PresenterGhosh Sahana - National University of Singapore, Singapore, Singapore
Panel16 – Re-orienting Borderlands:Beyond spatial fixations in South Asia
In the Indian and Bangladeshi borderlands where I have conducted intensive ethnographic research since 2011, I find little agreement on where the borderland is. While the Indian and Bangladeshi states have differing official delineations, it is not a simple opposition between state delineation and that of local residents. In border villages some would direct me to neighborhoods closest to the actual border; some others direct me away towards shops in nearby towns where the borderland’s economic life was most concentrated. Using these instances as provocations, I ask, where is a borderland, and, how do you know you’re there? Taking these questions as empirical invitations, this paper centers orientations in and towards borderlands as meaningful and contested spatial practice.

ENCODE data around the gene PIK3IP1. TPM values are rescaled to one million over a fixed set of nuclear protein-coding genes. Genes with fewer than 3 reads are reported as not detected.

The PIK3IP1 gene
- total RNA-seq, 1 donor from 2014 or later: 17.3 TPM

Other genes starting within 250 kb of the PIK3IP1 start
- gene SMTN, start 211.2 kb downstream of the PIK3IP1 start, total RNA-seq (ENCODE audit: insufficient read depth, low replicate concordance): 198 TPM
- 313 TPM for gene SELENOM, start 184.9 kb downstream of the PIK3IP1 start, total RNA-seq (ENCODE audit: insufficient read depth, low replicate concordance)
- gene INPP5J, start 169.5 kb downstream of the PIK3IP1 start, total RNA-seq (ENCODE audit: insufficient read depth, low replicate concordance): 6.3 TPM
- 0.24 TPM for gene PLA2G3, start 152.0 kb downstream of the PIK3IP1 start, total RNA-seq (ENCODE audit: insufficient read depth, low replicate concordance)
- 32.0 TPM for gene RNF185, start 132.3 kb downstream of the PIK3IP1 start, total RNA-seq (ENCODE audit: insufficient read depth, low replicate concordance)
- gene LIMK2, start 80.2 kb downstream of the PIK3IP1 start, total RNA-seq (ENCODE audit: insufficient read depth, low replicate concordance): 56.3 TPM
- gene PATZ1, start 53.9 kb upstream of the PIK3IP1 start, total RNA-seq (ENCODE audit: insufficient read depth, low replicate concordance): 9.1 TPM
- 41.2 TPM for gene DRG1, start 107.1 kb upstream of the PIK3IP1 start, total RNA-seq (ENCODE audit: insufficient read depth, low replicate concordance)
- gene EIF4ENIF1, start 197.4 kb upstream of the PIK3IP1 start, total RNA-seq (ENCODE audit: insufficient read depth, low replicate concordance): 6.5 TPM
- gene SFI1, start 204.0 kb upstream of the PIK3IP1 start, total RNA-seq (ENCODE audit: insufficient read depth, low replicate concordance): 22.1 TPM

Mobilities across multiple scales have been considered fundamental to transnational lives, connections and political economies. Thus studying scales as key element of spatial formations provide us with a vantage point to understand what different sites mean to each other. Using orientation as an analytical frame brings the high politics of delineation from above and popular politics of delineation on the ground to bear upon each other. Following orientations, I suggest, can show how mobilities are scaled – as local, global, national – and how borderlands come to acquire spatial features.